And then there’s also another button where you can rotate it, landscape or portrait mode, right? So how are you holding your phone? Are you holding it sideways? Are you holding it up and down? Which is also important for just checking out, how does this experience work? How does it look? So that right there for me at least is one argument towards using the built-in dev tools in Google Chrome to view your website in mobile when you’re making changes. All right. And then the last thing I want to share with you as kind of one pitfall that our team has kind of come across. From an SEO standpoint, something we’re trying to avoid and a lot of web themes, particularly WordPress themes will have this built in and yours may too, it’s attractive to do this but we’re trying to avoid it as a rule just to future-proof ourselves and make SEO a little bit easier is we want to avoid having different versions show for different screens.

So if I’m in WordPress and let’s just say I have this big call to action on top of the page, I can have that show just on a large screen or just on a desktop screen and then I can make a different version that’s going to show on a mobile phone, a smartphone or a small screen. And depending on what kind of browser or device type is using to access my website, the theme in WordPress is automatically going to show you the correct elements, right? Or the correct layout, which is great, that helps you really optimize your page for that viewing experience but from an SEO perspective, that can be a bit of a dangerous trap. Let’s just say you go in and if you have two different above the fold call to actions or two different kinds of hero images or slides.

Let’s say you create them, you create one for desktop, one for mobile, everything is great, everything is happy, that works great for both sides. Three months down the road, maybe you’re working on your SEO to improve your rankings and you go in and you maybe change that text, maybe change your h1, some other things. Number one, you’re going to have to remember to do that now twice every time, right? Wherever you had a desktop version and a mobile version you’re going to have to update that on both of them. Number two, depending on the size of those areas and what you’re doing, you may start to have different messages that are showing there, right? And you’re literally changing the content to be different on mobile versus desktop for the actual words, messaging, texts, things like that. And the kind of asterix for that outside of the danger of starting to have it not be updated on both, right? Because maybe you forgot you had a version of each.

The other side is if you’re using different tools to help with optimization or tips or analysis or kind of running stats and things on your website, which one are they looking at, right? Did you run that on a desktop view or did you run that in a mobile view? Which call to action was it seeing? Which here image? Which slide was it seeing? What we’re trying to do is just eliminate those variables, right? Kind of future-proof it, streamline it. If you operate saying, I want to design this for the mobile experience first, and when I’m saying mobile first I’m not talking about the Google indexing being mobile first, which is something from a couple of years ago, we’re talking about designing your website, viewing your website and looking at it as a user on mobile first as your priority not desktop or laptop which is just the easiest thing to do.

I think if you do that you’re going to be connected with your clients better, your end users better, because again, they are using mobile to access your devices as a majority, that’s not slowing down, that’s going to be a higher percentage every day, week, month that we go forward and you’re to do self a big favor by jumping on board with us now ahead your competitors. Inherently what we see as a benefit as we’re doing this is we’re developing sites that are cleaner more accurate to the intent for what the purpose was for the client or the end user to visit matching that up with what we’re putting on there, to make sure that they know they’re in the right place right away, and also maybe loading faster, right? The speed that your website loads on mobile is a big factor we know for SEO so usually we’re kind of fine tuning that along the way as well.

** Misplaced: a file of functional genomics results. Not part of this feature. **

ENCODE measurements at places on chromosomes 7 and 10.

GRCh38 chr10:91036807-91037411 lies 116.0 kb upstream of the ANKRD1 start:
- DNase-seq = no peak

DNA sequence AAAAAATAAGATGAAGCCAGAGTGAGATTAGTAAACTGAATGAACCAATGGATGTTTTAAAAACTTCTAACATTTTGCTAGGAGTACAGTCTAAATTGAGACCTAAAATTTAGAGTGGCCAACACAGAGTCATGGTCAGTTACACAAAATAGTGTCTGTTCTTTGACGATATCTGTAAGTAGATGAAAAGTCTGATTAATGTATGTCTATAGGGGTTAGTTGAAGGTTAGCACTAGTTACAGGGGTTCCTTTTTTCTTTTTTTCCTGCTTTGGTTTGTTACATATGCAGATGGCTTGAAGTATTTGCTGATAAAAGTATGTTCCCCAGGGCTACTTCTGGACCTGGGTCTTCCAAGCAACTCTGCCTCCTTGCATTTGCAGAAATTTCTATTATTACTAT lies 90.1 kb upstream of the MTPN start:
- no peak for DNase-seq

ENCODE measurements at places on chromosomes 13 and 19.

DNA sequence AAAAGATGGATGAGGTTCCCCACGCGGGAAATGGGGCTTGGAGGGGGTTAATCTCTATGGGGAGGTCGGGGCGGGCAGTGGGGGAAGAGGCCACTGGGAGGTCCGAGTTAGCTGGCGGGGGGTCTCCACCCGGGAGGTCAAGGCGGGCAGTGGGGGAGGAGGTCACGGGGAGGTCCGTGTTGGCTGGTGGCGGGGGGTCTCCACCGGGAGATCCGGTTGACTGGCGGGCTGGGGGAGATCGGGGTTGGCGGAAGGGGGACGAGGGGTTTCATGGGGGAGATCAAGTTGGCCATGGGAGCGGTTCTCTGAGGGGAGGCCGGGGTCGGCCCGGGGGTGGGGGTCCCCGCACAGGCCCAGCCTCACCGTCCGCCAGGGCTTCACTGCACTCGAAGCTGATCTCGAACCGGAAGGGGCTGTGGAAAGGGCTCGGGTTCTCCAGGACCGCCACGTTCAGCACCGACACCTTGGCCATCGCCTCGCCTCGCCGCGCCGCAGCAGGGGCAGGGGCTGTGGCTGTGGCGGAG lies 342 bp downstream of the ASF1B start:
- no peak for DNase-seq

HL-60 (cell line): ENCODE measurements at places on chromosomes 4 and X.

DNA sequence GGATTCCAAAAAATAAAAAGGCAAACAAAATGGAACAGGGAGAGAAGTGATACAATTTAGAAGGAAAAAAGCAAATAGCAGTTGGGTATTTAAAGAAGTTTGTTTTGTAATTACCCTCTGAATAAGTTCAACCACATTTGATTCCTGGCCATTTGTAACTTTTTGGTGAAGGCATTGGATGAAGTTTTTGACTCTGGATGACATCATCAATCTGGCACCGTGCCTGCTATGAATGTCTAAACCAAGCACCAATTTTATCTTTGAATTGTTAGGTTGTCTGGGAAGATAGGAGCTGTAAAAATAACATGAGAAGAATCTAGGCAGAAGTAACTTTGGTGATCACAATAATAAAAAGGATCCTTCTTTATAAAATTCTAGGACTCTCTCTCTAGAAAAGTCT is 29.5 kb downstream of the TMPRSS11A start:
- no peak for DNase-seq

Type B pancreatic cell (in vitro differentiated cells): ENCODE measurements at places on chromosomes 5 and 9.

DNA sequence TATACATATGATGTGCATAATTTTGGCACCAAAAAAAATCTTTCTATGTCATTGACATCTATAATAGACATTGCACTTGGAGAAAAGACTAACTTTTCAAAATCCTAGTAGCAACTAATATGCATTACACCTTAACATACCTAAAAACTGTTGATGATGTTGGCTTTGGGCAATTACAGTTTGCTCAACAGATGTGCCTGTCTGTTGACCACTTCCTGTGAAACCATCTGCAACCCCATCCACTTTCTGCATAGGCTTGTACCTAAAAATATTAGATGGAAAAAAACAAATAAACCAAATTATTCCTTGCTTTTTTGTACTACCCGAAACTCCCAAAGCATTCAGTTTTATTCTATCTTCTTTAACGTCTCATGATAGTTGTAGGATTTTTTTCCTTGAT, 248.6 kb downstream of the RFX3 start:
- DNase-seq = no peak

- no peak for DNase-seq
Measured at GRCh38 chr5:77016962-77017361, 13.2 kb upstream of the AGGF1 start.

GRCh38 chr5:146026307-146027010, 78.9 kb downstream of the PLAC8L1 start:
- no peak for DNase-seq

And more than anything what I want to get across here, this was kind of a psychological shift, how we think, how we’re defining our processes, internally or if you’re an agency doing this for your clients, to have everybody on board with us, have your clients, have your marketing managers, have your team, everybody within your company, whoever it is understanding that when we look at our website and we give feedback or recommendations mobile first in that sense too because that’s what your customers, your prospects and visitors to your website are doing more often than not, the numbers don’t lie, it’s just pure math. All right. I hope that helps everybody out, I know it’s helped us out. It’s a hard habit to break but if you have a good plan and maybe taking some of these tips that we shared here today, make your life a little bit easier for that transition.

And like I said, I think that investment into that change is going to come back and drills for you because this is where we’re headed. All right. If you enjoyed that and if you found some value in that, I would ask for a review from you on this show and on this podcast. If you are so inclined, please go out to localseotactics.com, scroll to the bottom, click the link for reviews, pick the portal that you’d love to leave a review on and we will be happy to receive that, actually very excited to receive it. I love seeing new fresh reviews, who doesn’t like reading praise, right? But in all seriousness, that’s the mechanism for you to leave us feedback to let us know that you’re enjoying this show, you want more episodes, you want more contents and that we’re actually helping you out there.
Most of the reviews that we read do echo that sentiment and I hope you feeling that way too and we’d love to hear it from you. Local SEO Tactics down the bottom, click the button for reviews, and it should be pretty evident from there where you want to go. All right, I am going to read this great review here we have from Nicolette Mead, very short and sweet, says, excellent information on SEO and super helpful, love the podcast. Thanks for that Nicolette, I appreciate the kind words and we’re happy to hear from you. So once again, thanks everybody for tuning into this episode, hopefully this mobile first kind of shift helps you out with your business and now your client base as well and we’ll catch you on the next episode. Thanks. Take care.